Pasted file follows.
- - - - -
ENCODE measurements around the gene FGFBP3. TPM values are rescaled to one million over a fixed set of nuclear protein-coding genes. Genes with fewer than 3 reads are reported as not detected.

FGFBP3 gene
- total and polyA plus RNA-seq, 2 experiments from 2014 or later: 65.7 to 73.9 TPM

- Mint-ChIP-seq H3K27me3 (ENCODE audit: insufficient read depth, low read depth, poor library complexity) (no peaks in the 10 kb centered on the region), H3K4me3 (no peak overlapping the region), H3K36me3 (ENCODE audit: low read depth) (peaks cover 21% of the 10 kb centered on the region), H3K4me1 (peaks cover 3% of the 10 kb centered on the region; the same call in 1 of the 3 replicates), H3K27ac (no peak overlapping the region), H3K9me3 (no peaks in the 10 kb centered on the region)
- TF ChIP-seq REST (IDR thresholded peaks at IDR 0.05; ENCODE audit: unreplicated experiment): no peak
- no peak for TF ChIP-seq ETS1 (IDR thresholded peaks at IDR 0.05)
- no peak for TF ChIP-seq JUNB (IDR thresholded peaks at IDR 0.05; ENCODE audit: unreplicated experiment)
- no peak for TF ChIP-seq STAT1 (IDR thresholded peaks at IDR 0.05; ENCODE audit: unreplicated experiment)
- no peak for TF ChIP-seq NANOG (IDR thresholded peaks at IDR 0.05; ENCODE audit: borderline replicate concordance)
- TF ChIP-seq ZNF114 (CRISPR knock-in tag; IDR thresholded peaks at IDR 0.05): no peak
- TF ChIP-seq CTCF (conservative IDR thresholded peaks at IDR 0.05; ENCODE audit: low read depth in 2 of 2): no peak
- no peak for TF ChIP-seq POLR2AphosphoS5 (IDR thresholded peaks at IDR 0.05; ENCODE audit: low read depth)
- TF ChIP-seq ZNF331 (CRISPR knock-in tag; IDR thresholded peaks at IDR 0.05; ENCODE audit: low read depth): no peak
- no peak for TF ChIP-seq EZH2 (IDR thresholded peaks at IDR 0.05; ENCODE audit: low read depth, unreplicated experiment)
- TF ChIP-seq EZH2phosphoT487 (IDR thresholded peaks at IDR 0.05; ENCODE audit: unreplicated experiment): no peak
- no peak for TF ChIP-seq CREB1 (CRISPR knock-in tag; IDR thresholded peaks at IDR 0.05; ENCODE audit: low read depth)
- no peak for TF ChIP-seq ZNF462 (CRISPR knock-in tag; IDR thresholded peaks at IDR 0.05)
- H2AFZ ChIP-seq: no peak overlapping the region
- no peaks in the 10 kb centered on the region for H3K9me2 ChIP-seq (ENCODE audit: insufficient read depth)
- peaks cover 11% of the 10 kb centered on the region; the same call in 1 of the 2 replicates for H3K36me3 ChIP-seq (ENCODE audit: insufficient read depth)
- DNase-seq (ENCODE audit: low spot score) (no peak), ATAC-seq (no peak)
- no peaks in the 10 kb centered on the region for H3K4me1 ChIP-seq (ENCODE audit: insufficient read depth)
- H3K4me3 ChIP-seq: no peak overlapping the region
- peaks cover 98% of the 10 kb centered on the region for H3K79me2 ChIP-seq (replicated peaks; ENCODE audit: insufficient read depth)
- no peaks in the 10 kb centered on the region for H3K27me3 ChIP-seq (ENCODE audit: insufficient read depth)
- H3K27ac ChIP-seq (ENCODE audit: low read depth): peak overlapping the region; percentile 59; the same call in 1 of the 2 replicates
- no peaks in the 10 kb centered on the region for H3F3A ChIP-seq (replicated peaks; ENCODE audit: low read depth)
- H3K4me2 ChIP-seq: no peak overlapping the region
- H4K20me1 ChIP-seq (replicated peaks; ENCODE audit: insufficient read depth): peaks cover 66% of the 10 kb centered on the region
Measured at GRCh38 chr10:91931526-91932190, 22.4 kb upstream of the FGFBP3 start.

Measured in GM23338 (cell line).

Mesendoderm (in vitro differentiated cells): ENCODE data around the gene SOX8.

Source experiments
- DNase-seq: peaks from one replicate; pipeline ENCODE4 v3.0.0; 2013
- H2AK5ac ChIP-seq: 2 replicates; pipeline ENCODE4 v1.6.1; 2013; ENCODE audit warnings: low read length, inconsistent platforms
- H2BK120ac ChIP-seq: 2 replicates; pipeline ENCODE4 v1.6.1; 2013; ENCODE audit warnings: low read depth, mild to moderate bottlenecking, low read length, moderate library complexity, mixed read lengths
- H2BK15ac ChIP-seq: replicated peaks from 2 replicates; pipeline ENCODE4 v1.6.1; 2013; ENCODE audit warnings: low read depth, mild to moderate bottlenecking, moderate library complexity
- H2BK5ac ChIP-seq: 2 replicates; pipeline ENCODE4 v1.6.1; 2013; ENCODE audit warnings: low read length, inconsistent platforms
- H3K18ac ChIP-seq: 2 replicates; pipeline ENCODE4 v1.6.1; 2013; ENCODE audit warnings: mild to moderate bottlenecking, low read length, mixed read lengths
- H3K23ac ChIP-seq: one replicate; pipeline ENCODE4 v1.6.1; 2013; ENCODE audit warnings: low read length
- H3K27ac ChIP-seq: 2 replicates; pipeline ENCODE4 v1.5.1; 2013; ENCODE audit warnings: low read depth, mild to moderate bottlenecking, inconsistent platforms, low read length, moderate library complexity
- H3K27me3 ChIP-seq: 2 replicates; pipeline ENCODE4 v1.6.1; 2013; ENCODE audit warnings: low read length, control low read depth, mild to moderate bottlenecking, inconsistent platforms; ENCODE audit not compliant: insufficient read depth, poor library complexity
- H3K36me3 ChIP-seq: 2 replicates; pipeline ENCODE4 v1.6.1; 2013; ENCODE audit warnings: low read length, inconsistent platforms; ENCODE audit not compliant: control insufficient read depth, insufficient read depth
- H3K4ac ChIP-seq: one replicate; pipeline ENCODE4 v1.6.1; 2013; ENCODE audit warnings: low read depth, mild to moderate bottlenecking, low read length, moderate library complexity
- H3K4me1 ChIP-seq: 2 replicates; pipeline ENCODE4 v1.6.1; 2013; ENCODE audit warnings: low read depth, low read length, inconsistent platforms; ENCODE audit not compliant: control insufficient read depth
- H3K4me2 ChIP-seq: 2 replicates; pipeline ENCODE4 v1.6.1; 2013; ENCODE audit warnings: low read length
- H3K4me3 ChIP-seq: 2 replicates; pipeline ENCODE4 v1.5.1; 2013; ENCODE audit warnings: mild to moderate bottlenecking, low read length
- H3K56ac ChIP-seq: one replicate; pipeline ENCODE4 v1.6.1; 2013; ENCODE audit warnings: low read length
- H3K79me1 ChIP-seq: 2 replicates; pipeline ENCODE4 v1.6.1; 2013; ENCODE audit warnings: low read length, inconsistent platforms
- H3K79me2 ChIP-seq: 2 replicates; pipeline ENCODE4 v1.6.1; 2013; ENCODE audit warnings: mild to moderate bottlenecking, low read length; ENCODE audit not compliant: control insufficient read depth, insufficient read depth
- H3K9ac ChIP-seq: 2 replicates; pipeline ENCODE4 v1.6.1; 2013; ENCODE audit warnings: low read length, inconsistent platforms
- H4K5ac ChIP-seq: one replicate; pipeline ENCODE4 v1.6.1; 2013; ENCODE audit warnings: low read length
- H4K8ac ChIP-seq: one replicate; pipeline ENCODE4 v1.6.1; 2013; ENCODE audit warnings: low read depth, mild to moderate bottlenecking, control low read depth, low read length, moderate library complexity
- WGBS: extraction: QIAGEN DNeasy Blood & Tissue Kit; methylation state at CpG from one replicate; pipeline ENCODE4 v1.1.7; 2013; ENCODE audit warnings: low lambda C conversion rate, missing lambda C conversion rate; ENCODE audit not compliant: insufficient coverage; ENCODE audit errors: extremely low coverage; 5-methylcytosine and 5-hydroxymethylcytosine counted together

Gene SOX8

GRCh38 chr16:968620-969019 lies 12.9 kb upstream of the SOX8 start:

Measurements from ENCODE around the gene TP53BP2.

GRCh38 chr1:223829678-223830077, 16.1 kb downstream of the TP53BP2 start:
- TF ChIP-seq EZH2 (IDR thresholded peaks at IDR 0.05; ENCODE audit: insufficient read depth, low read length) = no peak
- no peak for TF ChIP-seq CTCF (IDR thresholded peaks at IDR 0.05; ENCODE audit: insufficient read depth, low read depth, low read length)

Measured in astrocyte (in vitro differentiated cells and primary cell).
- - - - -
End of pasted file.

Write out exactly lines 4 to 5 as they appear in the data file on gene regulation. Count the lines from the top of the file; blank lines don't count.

- Mint-ChIP-seq H3K27me3 (ENCODE audit: insufficient read depth, low read depth, poor library complexity) (no peaks in the 10 kb centered on the region), H3K4me3 (no peak overlapping the region), H3K36me3 (ENCODE audit: low read depth) (peaks cover 21% of the 10 kb centered on the region), H3K4me1 (peaks cover 3% of the 10 kb centered on the region; the same call in 1 of the 3 replicates), H3K27ac (no peak overlapping the region), H3K9me3 (no peaks in the 10 kb centered on the region)
- TF ChIP-seq REST (IDR thresholded peaks at IDR 0.05; ENCODE audit: unreplicated experiment): no peak